As the vote takes place at the Human Rights Council today, regarding Lessons Learnt and Reconciliation Commission report, many people around the world have been on hunger strikes to call on India to vote against the report.
British-Tamil visual artist Gaya met three Tamil students who have been on hunger strike outside the Indian High Commission in London, and here she shares their story and her thoughts…
“I met 3 Tamil students that are on a hunger strike outside the Indian High Commission…They were on a hunger strike in solidarity with the Tamil Nadu students of India, calling on India to vote against the LLRC* report on Thursday 21st at the Human Rights Council, and to call for an independent, international investigation into all crimes committed during the final stages of the war in 2009.
I didn’t know what to expect as I walked along the busy road with my iPhone in hand, with Google Maps for direction. As it was by the river, there was a chilly wind that turned my fingers numb at the slightest exposure. As I sped up, I couldn’t help but wonder how they survived these last 2 days in the rain and freezing cold with not even a hot drink to keep them warm. I found them lying under some scaffolding erected around the Indian High Commission (HC). Initially I thought they were asleep but as I approached to say hi, 2 of them sat up to greet me. They apologized for their friend saying "he’s too weak to move, it has hit our friend (Thiravudan) harder than us". I didn’t know what to say. Then I shook both Thinesh’s and Denes’ hand. Thinesh was ice cold to the touch. Apparently they only just recently moved under the scaffolding to stay dry. Previous nights they had to move away and sit on the pavements next to the HC, exposed. If they did move under the scaffolding for shelter, they were asked to move as they couldn’t lean against the walls or any of the poles for support for they are private property. They couldn’t even put a tent up even though they applied for and received permission from the council to occupy the space, before starting their hunger strike. I couldn’t and can’t imagine being stuck in the freezing cold and rain, without shelter, for a day let alone 3!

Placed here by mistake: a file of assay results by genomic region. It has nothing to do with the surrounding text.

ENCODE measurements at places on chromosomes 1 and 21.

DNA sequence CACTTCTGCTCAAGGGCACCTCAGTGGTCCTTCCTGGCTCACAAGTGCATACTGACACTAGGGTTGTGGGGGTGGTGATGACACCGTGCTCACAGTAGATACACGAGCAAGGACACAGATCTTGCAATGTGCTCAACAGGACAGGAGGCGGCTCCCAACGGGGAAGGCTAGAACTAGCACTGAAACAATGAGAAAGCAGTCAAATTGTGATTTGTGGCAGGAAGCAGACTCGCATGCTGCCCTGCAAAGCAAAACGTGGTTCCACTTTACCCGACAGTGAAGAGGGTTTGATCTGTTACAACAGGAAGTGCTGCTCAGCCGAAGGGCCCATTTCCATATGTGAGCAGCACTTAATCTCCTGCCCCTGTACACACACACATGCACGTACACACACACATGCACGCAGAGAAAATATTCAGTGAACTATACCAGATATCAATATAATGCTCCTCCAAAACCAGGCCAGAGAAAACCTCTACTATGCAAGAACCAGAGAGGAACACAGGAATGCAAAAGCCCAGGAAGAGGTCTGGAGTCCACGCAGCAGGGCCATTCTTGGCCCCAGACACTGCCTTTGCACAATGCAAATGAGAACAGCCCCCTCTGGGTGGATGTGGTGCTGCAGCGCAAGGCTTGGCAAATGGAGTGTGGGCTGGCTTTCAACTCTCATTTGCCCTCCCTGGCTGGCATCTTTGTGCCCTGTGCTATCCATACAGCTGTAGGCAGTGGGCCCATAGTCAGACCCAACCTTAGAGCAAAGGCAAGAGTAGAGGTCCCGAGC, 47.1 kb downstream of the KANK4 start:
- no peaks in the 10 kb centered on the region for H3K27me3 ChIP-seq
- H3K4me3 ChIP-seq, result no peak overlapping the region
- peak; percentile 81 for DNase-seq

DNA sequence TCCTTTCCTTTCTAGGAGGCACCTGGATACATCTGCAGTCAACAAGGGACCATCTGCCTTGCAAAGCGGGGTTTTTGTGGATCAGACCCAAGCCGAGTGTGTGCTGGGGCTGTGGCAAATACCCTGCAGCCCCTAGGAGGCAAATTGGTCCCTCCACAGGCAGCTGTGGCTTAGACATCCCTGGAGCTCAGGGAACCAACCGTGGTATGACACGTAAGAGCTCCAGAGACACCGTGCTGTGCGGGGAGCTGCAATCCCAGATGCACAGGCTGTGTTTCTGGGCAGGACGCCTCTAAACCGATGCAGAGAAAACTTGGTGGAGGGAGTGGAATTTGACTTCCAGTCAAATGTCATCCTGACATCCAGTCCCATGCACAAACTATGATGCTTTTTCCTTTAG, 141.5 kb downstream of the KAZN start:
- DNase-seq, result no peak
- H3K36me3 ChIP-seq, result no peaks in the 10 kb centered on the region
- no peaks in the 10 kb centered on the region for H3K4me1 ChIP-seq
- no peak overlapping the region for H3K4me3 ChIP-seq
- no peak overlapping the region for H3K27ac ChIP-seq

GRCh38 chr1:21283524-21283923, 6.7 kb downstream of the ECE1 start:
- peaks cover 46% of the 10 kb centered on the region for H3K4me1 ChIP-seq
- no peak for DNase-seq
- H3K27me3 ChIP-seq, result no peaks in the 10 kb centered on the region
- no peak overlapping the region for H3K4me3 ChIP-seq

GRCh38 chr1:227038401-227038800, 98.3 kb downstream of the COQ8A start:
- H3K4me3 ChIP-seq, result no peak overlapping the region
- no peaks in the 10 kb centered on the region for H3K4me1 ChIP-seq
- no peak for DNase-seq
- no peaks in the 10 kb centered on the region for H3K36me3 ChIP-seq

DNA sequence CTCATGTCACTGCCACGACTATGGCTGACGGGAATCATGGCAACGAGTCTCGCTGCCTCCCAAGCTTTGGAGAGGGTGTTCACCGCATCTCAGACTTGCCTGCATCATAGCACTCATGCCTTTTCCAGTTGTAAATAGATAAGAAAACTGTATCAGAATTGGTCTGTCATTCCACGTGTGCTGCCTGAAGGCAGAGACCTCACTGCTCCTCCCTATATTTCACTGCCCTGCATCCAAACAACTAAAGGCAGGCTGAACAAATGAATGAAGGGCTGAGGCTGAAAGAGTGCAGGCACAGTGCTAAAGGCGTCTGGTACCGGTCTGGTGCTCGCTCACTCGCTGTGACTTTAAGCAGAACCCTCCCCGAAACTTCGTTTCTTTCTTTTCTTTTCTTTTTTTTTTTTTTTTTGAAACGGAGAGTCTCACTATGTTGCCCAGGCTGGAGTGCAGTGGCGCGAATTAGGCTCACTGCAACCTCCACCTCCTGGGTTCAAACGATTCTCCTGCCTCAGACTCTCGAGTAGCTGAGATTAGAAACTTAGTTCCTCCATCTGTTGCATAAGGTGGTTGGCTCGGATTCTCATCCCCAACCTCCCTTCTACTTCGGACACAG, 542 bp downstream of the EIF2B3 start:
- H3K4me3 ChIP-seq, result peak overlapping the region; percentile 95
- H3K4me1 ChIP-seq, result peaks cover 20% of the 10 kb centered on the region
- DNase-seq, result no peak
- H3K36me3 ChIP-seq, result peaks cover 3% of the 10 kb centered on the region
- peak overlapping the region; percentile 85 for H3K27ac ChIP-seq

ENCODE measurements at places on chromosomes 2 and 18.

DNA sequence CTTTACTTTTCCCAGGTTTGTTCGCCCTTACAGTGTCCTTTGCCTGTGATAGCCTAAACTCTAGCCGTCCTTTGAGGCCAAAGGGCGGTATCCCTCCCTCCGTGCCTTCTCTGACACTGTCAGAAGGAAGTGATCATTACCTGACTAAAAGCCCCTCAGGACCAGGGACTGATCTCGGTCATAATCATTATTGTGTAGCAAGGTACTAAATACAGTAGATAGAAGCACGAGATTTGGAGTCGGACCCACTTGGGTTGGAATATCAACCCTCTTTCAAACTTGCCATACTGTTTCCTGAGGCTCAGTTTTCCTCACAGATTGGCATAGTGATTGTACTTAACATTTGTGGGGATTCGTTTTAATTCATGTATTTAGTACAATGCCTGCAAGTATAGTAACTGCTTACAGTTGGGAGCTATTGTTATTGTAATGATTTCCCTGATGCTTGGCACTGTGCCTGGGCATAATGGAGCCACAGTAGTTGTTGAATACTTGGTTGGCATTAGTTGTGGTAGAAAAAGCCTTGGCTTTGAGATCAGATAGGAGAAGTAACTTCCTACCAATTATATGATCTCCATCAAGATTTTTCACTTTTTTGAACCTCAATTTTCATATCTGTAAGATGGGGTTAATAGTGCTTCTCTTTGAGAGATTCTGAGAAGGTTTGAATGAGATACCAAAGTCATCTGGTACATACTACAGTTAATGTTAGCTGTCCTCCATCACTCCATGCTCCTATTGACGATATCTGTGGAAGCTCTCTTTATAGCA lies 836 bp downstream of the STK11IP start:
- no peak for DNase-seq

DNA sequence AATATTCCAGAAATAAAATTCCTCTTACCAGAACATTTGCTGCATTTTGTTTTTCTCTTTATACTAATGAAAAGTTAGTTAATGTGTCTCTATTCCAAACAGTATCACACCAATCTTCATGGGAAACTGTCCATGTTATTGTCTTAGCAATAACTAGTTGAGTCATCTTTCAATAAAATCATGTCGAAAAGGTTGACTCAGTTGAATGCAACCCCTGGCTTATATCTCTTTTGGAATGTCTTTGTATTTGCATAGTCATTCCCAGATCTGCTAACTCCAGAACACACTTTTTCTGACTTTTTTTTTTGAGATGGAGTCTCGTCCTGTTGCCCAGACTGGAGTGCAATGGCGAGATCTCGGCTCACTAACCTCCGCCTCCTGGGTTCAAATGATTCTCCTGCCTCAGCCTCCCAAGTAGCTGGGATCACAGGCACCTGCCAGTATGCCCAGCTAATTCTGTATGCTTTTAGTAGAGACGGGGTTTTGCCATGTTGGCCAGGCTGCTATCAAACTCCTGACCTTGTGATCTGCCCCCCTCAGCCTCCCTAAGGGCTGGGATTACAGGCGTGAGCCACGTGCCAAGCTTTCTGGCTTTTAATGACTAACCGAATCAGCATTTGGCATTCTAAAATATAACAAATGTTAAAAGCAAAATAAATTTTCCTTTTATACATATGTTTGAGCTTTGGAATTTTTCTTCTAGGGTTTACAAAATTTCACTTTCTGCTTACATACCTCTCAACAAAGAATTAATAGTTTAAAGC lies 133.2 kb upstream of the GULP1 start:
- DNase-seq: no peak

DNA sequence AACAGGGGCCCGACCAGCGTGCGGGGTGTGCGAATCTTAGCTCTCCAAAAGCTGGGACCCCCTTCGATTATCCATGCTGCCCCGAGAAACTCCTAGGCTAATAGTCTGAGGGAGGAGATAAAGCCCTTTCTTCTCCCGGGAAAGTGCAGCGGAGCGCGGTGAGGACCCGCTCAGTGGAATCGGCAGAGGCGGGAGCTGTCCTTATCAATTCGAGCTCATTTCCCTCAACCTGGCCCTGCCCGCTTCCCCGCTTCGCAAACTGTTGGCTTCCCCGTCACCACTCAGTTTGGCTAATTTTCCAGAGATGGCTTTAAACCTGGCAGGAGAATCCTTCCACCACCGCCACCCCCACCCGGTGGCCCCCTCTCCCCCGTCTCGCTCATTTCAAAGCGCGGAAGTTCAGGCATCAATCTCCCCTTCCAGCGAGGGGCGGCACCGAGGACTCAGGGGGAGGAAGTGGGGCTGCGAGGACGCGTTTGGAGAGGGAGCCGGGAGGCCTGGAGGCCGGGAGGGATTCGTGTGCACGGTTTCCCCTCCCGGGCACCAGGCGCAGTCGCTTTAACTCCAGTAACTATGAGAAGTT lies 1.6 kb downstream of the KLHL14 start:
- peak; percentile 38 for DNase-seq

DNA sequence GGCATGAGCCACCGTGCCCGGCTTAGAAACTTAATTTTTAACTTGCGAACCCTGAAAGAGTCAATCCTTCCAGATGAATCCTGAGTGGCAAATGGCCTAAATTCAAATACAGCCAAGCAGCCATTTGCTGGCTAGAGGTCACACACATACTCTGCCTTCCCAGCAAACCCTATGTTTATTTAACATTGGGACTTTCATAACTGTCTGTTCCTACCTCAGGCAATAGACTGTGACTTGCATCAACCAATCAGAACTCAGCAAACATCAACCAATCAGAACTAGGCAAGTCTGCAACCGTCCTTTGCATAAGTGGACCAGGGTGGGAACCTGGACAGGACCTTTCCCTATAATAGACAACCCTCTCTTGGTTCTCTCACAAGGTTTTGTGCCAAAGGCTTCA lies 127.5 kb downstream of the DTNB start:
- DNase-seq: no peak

All three of them are young, younger than me. Thiravudan is 28 and Denes is 23 and both of their families are still back home in Sri Lanka. Thinesh is only 22; he lives with his family in UK. I wondered what gave them the strength to cope with the cold let alone sleeping rough on the streets, being ignored by passers by and potentially subjecting themselves to inhumane treatment that some homeless people get. All three of them were affected by the war and have lost loved ones and have family in Sri Lanka whose future and plight are in their and the international communities’ hands.
Thinesh seemed a little too tired to talk now so I asked Denes about his life and his family. Denes started with "I’m sorry acca* in advance if my breath smells, I have no way of telling…" I automatically responded, without thinking, "Oh no, you’re fine. But,do you want me to get you some gum for the future?" As soon as those words came out of my mouth I realised my error. We both looked at each other and laughed. I guess can be a ditz sometimes. I thought to myself, “Awww… what a sweet and well-mannered boy… his mum must be proud.”